Review: 2016 Toyota Fortuner 2.7 SRZ – Extending the Lead


Review: 2016 Toyota Fortuner 2.7 SRZ – Extending the Lead

Believe it or not, It has already been 11 years since the Toyota Fortuner was first shown to the world and it would not be an exaggeration to say that it has already proved itself to be a worthy workhorse.

As capable as it was, the previous Fortuner wasn’t exactly the best riding or refined SUV in its class. Anyone who has sat in the SUV would agree that each bump or lump that the SUV crosses path with would remind them that it is still a Hilux underneath.

Although Toyota’s engineers tried to work their magic on the facelifted version by tweaking the ladder frame chassis to offer a more refined ride, it was still the same mechanically. So, all we got was a quieter Fortuner, with an equally bumpy and wobbly ride as before.

Yes, it was the best-seller in many markets including ours but according to Hiroki Nakajima, the chief engineer who was assigned to designing the second-generation Fortuner that you’re looking at now, the mandate given to his team required them to give the Fortuner ‘more purpose’; and take it beyond its utilitarian past.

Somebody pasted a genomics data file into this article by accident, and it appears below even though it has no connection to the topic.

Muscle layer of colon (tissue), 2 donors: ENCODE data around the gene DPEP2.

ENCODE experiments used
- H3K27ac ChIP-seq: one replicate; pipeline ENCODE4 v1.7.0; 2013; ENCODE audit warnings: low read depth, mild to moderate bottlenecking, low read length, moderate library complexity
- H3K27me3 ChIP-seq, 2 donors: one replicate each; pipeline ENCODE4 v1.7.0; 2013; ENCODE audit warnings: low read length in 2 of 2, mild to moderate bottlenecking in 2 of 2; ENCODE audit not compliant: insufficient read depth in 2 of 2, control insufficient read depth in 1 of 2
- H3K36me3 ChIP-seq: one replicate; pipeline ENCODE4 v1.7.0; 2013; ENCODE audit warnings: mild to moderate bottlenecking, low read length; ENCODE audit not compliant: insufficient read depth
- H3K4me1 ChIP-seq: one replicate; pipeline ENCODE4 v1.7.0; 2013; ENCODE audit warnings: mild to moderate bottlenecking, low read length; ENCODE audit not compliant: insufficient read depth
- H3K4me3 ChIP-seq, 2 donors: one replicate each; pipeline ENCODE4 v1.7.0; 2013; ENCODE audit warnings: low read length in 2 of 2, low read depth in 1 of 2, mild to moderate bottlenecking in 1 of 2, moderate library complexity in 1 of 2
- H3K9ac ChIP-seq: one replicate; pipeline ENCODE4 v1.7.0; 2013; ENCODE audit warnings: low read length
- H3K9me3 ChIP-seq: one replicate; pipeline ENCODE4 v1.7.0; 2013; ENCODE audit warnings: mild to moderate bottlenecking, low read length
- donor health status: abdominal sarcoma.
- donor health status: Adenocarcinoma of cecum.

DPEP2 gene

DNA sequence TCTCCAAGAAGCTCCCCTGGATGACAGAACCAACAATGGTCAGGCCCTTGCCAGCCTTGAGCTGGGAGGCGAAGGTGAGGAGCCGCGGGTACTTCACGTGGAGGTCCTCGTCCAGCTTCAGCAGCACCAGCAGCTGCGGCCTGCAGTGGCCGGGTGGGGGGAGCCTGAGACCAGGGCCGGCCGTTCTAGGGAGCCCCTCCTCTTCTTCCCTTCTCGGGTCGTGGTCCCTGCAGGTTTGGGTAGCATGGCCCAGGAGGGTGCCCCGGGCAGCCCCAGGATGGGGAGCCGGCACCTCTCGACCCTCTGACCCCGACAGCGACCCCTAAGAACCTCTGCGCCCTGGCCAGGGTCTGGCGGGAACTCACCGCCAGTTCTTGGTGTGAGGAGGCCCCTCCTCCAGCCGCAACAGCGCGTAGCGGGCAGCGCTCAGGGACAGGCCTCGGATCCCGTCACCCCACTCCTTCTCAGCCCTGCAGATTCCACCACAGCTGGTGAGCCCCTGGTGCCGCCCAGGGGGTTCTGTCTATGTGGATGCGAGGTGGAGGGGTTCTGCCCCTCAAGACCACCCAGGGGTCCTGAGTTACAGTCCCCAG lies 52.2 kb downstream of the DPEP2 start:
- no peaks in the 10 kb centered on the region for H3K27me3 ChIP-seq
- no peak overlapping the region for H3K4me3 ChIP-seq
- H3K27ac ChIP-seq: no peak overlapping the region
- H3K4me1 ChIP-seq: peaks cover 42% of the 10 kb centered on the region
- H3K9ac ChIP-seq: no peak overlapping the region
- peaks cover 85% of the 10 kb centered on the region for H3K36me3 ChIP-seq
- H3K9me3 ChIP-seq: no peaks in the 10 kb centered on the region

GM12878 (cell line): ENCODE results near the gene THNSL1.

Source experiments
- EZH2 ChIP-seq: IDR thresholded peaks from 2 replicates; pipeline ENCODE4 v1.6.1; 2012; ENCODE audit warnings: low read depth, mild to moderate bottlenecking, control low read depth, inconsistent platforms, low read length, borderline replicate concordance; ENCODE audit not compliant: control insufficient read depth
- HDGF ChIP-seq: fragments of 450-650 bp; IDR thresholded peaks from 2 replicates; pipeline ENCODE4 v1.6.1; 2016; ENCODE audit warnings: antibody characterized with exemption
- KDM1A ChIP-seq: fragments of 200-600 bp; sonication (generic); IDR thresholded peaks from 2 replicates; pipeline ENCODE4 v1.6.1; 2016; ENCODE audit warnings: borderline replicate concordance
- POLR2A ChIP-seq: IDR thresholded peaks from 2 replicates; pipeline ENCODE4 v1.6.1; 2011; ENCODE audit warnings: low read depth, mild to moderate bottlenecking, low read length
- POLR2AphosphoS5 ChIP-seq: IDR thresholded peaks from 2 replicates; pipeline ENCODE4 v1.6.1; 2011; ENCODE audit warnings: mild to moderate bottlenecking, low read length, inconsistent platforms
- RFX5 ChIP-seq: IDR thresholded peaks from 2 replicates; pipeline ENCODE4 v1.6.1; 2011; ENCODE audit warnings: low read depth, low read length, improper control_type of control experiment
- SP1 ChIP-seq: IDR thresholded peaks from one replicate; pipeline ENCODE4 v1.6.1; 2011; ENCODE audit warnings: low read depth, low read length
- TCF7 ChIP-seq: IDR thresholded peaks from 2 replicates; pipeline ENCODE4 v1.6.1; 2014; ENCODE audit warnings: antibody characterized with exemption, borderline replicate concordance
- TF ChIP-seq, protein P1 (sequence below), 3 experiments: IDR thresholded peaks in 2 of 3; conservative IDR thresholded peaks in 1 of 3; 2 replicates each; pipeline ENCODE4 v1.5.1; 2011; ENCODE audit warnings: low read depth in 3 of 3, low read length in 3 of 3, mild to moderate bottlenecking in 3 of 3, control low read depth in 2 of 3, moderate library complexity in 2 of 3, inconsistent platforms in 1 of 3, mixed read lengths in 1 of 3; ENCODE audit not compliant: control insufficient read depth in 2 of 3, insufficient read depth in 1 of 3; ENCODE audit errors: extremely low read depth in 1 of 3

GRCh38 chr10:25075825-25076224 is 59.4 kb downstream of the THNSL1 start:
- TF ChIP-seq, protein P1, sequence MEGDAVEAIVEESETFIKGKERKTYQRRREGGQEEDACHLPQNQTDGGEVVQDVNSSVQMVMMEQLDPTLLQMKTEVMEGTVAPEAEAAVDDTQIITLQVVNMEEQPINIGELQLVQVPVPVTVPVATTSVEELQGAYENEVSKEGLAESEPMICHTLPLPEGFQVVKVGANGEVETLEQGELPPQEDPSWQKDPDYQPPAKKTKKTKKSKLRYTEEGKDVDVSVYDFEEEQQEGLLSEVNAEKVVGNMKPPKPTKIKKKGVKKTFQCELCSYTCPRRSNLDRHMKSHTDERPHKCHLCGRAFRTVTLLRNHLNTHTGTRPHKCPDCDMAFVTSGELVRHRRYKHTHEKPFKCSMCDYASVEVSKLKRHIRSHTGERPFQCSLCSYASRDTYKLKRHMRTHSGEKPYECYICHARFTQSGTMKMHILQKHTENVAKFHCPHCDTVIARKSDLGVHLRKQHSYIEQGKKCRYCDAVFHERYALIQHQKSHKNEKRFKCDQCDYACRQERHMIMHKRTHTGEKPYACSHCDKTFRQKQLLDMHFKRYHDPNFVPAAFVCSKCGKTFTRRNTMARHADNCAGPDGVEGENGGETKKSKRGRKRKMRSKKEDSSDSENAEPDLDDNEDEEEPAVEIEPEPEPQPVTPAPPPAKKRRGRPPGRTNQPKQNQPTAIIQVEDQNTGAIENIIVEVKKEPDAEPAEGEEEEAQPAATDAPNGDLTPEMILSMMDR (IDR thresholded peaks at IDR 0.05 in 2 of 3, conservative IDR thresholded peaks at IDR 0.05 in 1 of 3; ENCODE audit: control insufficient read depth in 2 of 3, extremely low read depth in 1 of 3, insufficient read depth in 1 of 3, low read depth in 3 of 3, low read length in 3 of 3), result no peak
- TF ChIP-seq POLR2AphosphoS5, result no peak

Price: RM199,800 (OTR without insurance)

Engine: 2,694cc, 16V, in-line 4, petrol
Max power: 163hp at 5200rpm
Max torque: 245Nm at 4800rpm
Transmission: Six-speed auto
Fuel efficiency: 10.9L/100km

Safety: 7 airbags, ABS, BA, VSC, Active Traction Control (A-TRC), Hill-Start Assist, Emergency Stop Signal (ESS) and Trailer Sway Control (TSC)


Based on the eighth-generation Hilux, the new Fortuner is offered in two variants – the 2.7 SRZ 4×4 petrol and 2.4 VRZ 4×4 turbodiesel, both equipped with automatic transmissions, with the focus here being the former.

Priced at RM199,900, which is about RM13,000 more than its predecessor, the petrol-powered Fortuner has actually gone through quite a bit of updates in terms of design, the mechanicals, as well as standard features.

While the diesel variant is powered by a 2.4 litre GD turbodiesel engine producing 150PS and 400Nm, replacing the 2.5 litre unit, the petrol version here is powered by an updated version of the 2TR-FE 2.7 litre engine, which now comes with Dual VVT-i tech, bumping up the output figures from 160 to 166PS, and maximum torque from 240 to 245Nm.